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HIV: The Search For A Vaccine
In 1985, over 10,000 cases of AIDS were reported worldwide (White and Fenner 1986). Just over a decade later, in 1998, the Global AIDS Policy Coalition estimated that 30.6 million people were infected with HIV worldwide. It has also been projected that by the year 2000, between 40 and 70 million adults will be infected with HIV (New Generation Vaccines 1997). Over 90% of all HIV-1 infected individuals live in developing nations: 50% in Southeast Asia and 40% in sub-Saharan Africa. However, even with all of these alarming statistics and projections, there is hope for the future of humanity. This hope is a potential anti-AIDS vaccine. An anti-AIDS vaccine is the best bet. Among other factors, the large costs associated with therapeutic drugs do not allow many AIDS patients receive them. This is especially true in the developing nations, constituting over 90% of all HIV infections worldwide (Bloom 1995).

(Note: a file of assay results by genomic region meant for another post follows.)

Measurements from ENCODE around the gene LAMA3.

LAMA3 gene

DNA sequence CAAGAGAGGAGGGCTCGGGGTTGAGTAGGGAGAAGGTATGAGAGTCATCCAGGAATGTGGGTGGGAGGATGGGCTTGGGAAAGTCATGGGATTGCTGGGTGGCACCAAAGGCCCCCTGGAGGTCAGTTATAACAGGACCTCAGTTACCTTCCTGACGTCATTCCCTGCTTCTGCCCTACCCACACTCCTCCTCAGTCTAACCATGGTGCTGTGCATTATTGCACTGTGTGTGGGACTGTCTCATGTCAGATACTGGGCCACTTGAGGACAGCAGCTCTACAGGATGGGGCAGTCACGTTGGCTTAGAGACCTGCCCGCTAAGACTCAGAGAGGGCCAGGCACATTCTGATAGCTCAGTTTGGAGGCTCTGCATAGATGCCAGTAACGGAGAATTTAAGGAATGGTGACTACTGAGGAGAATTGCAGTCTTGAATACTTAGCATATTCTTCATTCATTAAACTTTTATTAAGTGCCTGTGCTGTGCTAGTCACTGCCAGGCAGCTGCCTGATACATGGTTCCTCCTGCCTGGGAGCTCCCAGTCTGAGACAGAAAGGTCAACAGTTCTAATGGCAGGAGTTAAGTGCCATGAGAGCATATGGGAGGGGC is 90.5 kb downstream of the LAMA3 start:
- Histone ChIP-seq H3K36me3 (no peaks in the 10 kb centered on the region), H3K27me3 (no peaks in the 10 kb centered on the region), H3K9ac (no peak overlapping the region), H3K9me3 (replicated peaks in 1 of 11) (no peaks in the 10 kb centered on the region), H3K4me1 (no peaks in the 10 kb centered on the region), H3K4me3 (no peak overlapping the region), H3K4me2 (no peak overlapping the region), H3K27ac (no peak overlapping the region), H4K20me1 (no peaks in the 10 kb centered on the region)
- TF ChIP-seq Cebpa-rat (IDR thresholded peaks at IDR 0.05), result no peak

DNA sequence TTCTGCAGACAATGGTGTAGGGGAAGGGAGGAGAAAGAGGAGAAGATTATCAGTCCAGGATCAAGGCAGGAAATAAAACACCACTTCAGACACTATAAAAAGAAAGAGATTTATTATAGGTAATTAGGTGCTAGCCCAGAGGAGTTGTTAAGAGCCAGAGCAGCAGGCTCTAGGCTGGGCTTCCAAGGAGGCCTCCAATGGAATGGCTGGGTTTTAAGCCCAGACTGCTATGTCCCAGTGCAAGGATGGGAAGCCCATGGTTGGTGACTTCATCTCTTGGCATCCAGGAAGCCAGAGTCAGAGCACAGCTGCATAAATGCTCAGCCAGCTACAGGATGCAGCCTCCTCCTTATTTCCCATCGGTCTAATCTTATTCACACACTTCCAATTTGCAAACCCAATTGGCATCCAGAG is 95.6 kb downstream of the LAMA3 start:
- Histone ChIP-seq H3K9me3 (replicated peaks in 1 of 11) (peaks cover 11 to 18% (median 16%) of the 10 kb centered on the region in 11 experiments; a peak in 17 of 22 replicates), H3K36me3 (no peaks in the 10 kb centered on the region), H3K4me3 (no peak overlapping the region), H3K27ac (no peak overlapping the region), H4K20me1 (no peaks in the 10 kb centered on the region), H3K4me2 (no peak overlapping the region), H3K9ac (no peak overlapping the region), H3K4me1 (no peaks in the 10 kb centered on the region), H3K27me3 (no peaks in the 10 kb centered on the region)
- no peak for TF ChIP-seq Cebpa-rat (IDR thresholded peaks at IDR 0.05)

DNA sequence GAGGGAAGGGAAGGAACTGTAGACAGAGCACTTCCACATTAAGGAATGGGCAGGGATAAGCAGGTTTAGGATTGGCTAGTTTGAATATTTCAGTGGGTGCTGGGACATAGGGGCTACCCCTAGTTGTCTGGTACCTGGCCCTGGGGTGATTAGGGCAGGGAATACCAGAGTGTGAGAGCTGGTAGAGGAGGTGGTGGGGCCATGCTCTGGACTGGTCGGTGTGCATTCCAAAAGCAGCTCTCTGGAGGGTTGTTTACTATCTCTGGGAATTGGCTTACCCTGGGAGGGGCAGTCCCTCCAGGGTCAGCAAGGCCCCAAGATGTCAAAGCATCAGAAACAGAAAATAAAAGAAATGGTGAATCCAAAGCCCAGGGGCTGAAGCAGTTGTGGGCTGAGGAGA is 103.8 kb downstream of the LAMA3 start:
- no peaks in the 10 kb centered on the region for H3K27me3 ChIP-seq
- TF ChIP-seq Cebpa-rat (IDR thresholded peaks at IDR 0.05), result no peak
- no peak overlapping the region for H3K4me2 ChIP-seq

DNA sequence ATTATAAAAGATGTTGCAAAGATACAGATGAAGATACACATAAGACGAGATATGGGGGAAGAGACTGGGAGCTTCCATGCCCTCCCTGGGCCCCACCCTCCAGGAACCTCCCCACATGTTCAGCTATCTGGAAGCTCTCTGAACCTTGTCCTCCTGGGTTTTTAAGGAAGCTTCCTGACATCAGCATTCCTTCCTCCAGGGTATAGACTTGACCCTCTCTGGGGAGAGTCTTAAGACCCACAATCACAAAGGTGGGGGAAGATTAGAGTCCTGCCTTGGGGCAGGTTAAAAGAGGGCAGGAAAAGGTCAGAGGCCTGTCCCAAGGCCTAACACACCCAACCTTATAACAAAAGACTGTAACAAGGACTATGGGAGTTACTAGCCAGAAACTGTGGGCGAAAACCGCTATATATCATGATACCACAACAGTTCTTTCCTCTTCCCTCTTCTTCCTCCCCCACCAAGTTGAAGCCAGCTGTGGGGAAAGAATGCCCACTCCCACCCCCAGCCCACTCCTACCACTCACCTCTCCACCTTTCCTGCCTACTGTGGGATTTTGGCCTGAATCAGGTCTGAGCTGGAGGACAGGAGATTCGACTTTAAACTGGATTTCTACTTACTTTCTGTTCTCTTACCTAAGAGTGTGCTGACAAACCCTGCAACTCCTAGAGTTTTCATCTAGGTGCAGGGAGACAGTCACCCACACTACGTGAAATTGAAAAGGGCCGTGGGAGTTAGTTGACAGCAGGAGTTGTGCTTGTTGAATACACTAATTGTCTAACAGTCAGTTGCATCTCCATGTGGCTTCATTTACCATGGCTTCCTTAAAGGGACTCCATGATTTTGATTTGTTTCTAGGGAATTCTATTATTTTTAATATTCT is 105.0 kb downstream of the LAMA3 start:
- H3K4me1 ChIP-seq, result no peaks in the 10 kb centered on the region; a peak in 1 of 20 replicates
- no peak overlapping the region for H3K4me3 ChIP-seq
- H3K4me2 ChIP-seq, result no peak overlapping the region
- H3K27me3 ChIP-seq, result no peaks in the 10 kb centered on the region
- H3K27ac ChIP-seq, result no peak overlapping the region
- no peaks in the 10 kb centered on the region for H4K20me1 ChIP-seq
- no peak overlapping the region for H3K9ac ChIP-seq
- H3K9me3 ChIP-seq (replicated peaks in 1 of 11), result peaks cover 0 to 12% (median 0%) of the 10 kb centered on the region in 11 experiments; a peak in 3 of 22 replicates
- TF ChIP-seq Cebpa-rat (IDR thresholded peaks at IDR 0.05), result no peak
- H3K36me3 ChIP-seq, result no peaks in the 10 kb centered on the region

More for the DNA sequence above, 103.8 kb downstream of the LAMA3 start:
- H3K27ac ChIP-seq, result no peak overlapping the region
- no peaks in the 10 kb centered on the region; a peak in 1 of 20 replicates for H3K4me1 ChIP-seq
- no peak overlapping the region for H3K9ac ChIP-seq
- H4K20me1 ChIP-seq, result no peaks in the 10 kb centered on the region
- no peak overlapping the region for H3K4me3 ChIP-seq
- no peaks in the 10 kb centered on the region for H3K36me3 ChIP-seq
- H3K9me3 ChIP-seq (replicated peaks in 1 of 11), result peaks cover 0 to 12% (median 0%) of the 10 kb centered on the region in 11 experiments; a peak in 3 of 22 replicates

Before discussing the development of a potential vaccine, it is imperative to briefly discuss characteristics of HIV itself and also the immune system that these vaccines would target.
HIV, a retrovirus from the Lentivirus subfamily, contains ssRNA nucleic acid. Some of its other characteristics include: an icosahedron capsid, various enzymes (including reverse transcriptase), and envelope with the glycoproteins gp 120, gp 41, and gp160. The genes of HIV-1 can be placed into 3 general categories: structural, regulatory, and accesso...